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UFC 260 in-depth: Can Francis Ngannou learn from past mistakes?

Looking passed the usual ranking implications, predictions and week-to-week momentum shifts.

UFC 220: Miocic v Ngannou Photo by Brandon Magnus/Zuffa LLC/Zuffa LLC via Getty Images

There’s really no one else that can compare to Francis Ngannou.

There have been plenty of big hitters in the past at Heavyweight, and while Ford Escort memes and punching power records make for fun memes, it’s hard to deny that Ngannou really is in a class of his own in terms of power-punching. Derrick Lewis, the man with the most knockouts in UFC history, is the best counter argument, but even then, Lewis typically scores his knockouts with a series of bombs after his opponent fatigues. The one-punch knockout is not impossible for “The Black Beast” — ask Curtis Blaydes — but nor is it his usual method of finish.

Ngannou is simply different. He routinely melts opponents in a single punch, and he often does so immediately. His last eight victories come in the first round, and his last four knockouts lasted a combined two minutes and 42 seconds.

As with most everything in MMA, there are pros and cons to Ngannou’s world-altering power. On one hand, Ngannou hardly ever takes punches even though his defense is not the best. He’s far less likely to fall off an athletic cliff as a result, so unless he decides to retire early, Ngannou will be able to compete at an elite level for another 10 years.

Mark my words: he’ll shatter that knockout record if he remains a UFC fighter.

The cons, however, are trickier. In Ngannou’s first bout with Stipe Miocic, his lack of cage time showed. The Cameroonian “Predator” does his best work on the counter, making use of his giant reach and timing opponents as they step to him. His power is remarkable on its own, but if his opponent is moving into the blow, well ... that’s how Alistair Overeem was nearly decapitated.

UFC 218: Overeem v Ngannou Photo by Josh Hedges/Zuffa LLC/Zuffa LLC via Getty Images

Opposite Miocic — a skilled boxer with a solid wrestling background — Ngannou executed perhaps the worst game plan possible. He charged his opponent immediately, swinging wildly. It still took some smarts and toughness to survive, but Miocic’s head movement looked so great, his wrestling so effective precisely because Ngannou was running straight at him.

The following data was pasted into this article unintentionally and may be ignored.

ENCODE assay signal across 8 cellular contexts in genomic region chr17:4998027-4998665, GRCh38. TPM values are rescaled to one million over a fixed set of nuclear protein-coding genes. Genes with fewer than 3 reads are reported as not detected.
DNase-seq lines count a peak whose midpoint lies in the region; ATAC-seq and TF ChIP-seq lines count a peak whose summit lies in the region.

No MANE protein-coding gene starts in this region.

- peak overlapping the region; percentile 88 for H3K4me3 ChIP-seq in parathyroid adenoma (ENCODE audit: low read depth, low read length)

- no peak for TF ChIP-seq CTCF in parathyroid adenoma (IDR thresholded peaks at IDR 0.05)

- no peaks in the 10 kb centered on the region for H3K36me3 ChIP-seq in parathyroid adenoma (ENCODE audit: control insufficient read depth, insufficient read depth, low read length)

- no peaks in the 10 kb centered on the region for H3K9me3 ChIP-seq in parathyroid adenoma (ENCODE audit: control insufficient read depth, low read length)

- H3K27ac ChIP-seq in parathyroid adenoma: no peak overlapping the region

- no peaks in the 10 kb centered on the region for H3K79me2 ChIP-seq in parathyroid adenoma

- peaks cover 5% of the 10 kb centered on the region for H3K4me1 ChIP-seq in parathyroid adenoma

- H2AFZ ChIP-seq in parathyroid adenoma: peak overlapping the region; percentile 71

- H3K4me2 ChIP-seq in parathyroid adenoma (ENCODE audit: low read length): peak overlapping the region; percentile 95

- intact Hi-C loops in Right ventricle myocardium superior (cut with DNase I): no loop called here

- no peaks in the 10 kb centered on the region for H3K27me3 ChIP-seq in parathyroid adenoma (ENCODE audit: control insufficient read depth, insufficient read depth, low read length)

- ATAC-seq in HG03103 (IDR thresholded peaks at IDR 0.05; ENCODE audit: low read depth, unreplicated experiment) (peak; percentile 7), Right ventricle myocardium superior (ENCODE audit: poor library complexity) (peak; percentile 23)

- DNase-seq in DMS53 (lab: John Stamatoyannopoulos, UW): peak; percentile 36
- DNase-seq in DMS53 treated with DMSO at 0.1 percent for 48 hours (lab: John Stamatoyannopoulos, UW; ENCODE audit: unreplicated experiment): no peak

The blame for the loss was largely placed on Ngannou’s wrestling, which could have been better, sure. However, it is nearly impossible to defend takedowns when the opponent starts in perfect position, arms wrapped below the butt. The hard part was already done, and Miocic capitalized.

Over two years later, has Ngannou learned his lesson. If you listen to interviews, that would seem to be the case. He’s spoken of rushing, the importance of remaining calm. Recruiting Kamaru Usman — a cerebral fighter and brilliant wrestler — to his corner is a smart move. Ngannou seems quite aware of his flaws.

There is little doubt that Ngannou and his coaches have worked extensively on avoiding a similar outcome for this rematch.

The problem, however, is that he’s had roughly zero time to implement those changes in the actual Octagon. The Derrick Lewis fight was nothing, a staring contest that helped little. The best (and it’s not amazing) analogue for Miocic on his current win streak is Curtis Blaydes, whom Ngannou knocked out a second time in November 2018. Ngannou was patient at distance, ripped some kicks, then landed the big bomb that put his foe down.

That’s all a good sign, but how much does 45 seconds of patience prove?

Ngannou was reasonably measured against Junior dos Santos and Cain Velasquez as well — promising! He did fall victim to his murderous desires against Jairzinho Rozenstruik, but ... was that a bad decision? Rozenstruik is a dangerous kickboxer who likes to take his time to find range and counter from the back foot. There was no wrestling threat, so Ngannou eliminated a dangerous foe instantly.

In his last four wins, Ngannou has shown good decision-making, the area he most needed improvement in order to defeat Stipe Miocic. However, he’s also faced little adversity, been given few reasons to second-guess himself or have to adjust his strategy in his miniscule two minutes of live fight time.

Is that enough to fill the gap? To change a dominant loss to a world title win? We’ll find out, but there’s little doubt that an extra five-to-ten minutes of cage experience would have been invaluable ahead of this rematch.

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